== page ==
Perl can internally represent numbers in 3 different ways: as native
integers, as native floating point numbers, and as decimal strings.
Decimal strings may have an exponential notation part, as in
"12.34e-56" . Native here means "a format supported by the C compiler
which was used to build perl".
This means that printing the number out depends on how the number is stored internal to perl, which means, in turn, that you have to know how the number is represented on input.
By and large, Perl will just do the right thing, but you should know how what compiler was used, how it represents numbers internally, and how to print those numbers. For example:
$ perldoc -f int
int Returns the integer portion of EXPR. If EXPR is omitted, uses $_. You should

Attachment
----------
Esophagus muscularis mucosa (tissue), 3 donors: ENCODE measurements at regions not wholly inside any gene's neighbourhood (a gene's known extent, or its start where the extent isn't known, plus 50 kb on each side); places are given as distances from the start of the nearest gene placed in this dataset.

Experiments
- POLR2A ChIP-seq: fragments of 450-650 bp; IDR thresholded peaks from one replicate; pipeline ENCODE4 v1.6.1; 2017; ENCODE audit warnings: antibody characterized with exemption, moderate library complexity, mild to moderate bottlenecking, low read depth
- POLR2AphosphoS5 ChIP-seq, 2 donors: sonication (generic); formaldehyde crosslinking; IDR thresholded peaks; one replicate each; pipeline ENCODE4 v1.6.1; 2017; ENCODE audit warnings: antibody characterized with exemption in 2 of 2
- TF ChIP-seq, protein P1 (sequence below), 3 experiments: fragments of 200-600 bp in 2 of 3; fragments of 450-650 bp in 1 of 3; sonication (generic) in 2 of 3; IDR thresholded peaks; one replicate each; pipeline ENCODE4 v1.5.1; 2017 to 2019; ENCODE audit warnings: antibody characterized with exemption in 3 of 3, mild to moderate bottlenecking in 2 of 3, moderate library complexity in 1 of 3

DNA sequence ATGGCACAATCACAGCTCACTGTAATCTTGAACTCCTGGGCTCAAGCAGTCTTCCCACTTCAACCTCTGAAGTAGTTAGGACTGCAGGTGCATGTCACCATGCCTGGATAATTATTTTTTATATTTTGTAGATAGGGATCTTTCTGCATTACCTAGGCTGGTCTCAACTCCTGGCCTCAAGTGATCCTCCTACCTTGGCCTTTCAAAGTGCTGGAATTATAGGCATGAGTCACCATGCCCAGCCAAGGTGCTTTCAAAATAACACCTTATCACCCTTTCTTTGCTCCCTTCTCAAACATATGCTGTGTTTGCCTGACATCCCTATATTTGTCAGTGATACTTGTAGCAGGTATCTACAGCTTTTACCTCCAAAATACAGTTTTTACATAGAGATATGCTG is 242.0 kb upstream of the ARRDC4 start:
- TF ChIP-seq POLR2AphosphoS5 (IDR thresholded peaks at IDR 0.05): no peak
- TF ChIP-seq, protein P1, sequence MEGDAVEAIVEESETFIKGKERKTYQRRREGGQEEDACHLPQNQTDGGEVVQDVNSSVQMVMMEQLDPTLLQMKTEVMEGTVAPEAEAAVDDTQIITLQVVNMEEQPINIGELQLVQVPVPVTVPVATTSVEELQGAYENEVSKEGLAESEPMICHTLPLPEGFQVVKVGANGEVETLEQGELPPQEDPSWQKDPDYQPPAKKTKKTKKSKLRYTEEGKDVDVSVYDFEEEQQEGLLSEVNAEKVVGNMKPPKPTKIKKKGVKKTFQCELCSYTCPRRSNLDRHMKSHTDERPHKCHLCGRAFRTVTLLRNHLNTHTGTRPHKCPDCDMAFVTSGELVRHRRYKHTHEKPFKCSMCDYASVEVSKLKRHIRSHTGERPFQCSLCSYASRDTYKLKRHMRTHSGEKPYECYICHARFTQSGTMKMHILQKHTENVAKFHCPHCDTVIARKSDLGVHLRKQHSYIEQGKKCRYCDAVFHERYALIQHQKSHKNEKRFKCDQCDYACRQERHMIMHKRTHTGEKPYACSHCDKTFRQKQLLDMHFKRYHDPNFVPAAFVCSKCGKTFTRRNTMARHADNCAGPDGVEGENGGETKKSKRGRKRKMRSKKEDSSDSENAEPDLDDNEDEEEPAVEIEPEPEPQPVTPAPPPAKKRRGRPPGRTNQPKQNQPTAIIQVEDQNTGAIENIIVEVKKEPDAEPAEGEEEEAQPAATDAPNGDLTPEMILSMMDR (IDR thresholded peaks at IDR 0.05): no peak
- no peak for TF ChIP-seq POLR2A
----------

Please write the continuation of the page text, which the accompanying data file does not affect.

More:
not use this function for rounding: one because it truncates towards 0, and two
because machine representations of floating-point numbers can sometimes produce
counterintuitive results. For example, "int(-6.725/0.025)" produces -268 rather than
the correct -269; that's because it's really more like -268.99999999999994315658
instead. Usually, the "sprintf", "printf", or the "POSIX::floor" and
"POSIX::ceil" functions will serve you better than will int().
I think that if you want to read a number in explicitly as a string, your best bet would be to use unpack() with the 'A*' format.